In subsequent research, conducted since the publication of the first edition of McGhee's book, Ott has found some census records for Mississippi that also correspond to the family oral tradition regarding "Emily," and he has recently found records which appear to link the Maryland and the Mississippi Hoover families. Ott also found strange--and highly unusual--alterations and erasures in some of the census records pertaining to other Hoovers in Washington.
This writer has confirmed that there are substantial discrepancies and oddities concerning J. Edgar Hoover's early biography. McGhee and Ott located the birth records index for Washington, D.C. for 1895, in which J. Edgar Hoover's name was obviously added later than the other entries. Not only is it in different handwriting, but the format is different: The other entries give only the parents' names; Edgar's entry adds not only the child's name, but that he was male, white, and the date of birth.
This writer obtained a copy of Edgar's actual birth certificate, which was not filed until 1938. Edgar's own family history, written when he was 17, says that he was born Jan. 1, 1895, at home, with a doctor in attendance. It was legally required to report a birth, but if the doctor was present, he failed to do so. The verification of birth is provided by an affidavit by Edgar's older brother Dickerson, himself a U.S. government official; it does not mention a doctor being present.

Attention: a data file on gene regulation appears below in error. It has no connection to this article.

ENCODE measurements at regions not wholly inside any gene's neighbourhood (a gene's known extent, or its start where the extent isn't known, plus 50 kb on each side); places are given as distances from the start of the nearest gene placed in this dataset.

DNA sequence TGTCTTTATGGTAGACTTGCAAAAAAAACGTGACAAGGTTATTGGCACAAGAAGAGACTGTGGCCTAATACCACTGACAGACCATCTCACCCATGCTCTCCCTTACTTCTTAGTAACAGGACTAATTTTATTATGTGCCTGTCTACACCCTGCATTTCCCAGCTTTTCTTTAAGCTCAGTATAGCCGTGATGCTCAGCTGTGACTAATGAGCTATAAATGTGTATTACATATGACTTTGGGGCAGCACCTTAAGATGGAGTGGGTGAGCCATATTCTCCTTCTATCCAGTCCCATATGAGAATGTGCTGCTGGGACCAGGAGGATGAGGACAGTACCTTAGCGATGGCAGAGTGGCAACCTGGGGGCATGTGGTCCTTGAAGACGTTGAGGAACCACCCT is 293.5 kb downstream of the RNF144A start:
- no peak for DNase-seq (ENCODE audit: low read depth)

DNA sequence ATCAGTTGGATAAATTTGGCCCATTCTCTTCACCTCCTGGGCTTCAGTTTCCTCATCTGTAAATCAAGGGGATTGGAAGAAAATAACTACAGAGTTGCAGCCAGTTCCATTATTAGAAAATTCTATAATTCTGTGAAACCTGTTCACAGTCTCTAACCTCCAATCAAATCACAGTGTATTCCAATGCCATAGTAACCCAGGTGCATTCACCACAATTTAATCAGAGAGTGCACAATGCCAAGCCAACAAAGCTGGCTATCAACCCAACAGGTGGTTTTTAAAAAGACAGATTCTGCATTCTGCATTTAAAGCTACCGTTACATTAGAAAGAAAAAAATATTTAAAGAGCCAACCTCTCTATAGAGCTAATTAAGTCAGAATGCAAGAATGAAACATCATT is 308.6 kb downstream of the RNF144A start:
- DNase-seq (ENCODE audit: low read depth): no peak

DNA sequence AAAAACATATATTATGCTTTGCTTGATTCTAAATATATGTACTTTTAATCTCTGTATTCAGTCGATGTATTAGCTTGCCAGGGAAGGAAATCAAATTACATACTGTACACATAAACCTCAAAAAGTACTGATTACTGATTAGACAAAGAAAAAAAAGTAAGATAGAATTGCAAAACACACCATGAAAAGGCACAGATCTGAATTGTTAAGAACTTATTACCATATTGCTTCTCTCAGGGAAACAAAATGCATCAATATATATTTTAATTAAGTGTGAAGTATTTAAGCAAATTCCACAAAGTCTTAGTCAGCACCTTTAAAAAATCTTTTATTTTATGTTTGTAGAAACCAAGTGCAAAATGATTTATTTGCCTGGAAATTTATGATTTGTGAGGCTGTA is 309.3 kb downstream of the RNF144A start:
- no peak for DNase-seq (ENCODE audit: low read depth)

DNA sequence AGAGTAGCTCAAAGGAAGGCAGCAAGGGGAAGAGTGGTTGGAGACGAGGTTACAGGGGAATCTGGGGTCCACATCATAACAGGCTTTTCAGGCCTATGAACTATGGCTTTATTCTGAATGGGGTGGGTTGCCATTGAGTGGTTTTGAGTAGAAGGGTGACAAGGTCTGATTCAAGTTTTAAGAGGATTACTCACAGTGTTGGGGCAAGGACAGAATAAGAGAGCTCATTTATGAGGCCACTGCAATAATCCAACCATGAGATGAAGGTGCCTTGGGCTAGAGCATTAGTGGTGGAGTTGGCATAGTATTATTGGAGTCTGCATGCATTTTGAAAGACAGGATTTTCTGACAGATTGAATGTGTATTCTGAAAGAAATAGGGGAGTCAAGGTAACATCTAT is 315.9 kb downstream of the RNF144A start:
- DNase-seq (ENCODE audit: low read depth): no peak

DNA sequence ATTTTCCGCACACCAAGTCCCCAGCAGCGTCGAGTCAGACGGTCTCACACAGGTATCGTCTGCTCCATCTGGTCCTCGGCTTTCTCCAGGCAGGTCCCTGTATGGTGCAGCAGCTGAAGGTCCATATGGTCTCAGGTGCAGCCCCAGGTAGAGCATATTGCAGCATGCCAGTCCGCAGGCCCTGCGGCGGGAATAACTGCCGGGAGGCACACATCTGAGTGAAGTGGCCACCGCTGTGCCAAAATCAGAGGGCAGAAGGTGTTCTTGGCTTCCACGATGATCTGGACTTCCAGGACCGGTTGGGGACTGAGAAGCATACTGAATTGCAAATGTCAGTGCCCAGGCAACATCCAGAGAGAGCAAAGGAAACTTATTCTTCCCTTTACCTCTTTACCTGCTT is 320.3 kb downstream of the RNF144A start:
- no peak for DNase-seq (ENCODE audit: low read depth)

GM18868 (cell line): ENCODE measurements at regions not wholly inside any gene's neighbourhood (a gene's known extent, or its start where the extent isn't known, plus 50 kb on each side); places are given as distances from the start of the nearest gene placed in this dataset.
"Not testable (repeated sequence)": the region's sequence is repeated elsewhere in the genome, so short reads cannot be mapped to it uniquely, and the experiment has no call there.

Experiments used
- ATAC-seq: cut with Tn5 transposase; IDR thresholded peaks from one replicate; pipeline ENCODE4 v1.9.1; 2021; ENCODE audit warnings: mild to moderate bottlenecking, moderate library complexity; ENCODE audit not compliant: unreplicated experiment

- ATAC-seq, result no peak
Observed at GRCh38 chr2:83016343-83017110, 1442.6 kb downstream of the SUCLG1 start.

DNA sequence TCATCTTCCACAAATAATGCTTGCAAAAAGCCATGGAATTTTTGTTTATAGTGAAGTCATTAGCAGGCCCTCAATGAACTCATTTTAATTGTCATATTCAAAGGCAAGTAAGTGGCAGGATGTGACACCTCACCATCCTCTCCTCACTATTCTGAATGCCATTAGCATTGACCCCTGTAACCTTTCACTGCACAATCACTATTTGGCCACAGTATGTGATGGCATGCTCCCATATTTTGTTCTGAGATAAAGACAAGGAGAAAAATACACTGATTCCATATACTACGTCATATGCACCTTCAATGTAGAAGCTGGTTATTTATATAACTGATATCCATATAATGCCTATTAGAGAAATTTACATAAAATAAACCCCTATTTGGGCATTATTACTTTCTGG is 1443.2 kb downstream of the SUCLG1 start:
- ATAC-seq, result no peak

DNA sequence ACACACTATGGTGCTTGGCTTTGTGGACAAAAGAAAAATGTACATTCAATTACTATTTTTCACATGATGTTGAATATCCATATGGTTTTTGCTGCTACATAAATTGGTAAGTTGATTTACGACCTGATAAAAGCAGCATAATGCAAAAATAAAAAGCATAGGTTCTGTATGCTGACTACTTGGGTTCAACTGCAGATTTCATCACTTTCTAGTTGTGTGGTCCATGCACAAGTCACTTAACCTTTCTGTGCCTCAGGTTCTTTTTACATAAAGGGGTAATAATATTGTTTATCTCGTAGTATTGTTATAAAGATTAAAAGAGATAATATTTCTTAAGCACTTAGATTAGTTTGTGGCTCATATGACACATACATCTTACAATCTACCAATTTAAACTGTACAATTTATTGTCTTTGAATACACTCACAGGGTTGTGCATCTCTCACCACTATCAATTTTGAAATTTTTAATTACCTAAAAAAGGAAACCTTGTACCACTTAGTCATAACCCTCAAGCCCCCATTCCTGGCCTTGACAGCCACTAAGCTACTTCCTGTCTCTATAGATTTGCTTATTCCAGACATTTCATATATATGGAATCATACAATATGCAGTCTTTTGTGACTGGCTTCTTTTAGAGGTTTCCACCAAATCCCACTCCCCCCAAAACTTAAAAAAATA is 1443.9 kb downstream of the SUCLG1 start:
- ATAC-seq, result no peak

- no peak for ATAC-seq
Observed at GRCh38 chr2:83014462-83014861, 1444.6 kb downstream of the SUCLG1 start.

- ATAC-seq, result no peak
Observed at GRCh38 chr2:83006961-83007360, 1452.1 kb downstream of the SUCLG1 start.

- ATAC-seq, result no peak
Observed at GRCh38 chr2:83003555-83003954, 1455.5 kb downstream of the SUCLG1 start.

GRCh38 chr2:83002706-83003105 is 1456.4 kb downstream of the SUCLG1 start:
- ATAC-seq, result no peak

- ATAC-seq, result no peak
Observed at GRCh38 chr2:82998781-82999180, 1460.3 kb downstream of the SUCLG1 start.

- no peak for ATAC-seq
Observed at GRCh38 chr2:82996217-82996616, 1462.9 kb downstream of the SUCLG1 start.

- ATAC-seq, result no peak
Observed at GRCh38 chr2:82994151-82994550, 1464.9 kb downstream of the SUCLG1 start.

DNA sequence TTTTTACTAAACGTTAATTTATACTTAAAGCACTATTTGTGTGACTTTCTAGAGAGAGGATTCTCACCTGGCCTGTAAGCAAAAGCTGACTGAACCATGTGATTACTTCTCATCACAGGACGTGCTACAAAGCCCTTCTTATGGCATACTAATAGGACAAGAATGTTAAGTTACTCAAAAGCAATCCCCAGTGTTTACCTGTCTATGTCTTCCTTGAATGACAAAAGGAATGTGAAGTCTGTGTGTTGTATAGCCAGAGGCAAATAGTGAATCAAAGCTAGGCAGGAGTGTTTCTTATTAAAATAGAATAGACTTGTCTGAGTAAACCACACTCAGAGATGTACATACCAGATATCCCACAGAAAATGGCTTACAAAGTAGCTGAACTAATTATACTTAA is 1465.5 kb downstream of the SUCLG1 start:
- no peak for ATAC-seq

Hoover was baptized when he was 13, under the tutelage of his brother Dickerson, who took him from one church to another, looking for the most prestigious congregation. His birth certificate, obtained by EIR, shows the date of birth to be June 1, 1895, not January.
There is also the issue of photographs. The most famous photograph of J. Edgar as a young child is the oval "family photograph," published in most biographies of Hoover. However, around 1989, the curators of the exhibit in the J. Edgar Hoover Room at the Scottish Rite Masonic Temple in Washington changed the identification of the child to Edgar's brother Dickerson, not Edgar, and it is now so identified in the exhibit in the Hoover Room.
So far, there is no "smoking gun," so to speak, and there may never be, given Hoover's known penchant for altering historical records concerning himself, even those in the National Archives (Gentry, pp. 389-390).
But taken together with the prevalent rumors in Washington, and the oral history of Millie McGhee's Mississippi family, the discrepancies in Hoover's own documentary history suggest that Hoover was hiding something.
McGhee herself says her book is not intended as an exposé of J. Edgar Hoover, and indeed, she says she never wanted to be related to him. "I don't want him to be related to me," she says, but she adds that, since it now seems that he was, "I want to be the one to erase the hate."
Eradicating the legacy of J. Edgar Hoover in the FBI and the Justice Department, would be a good place to start.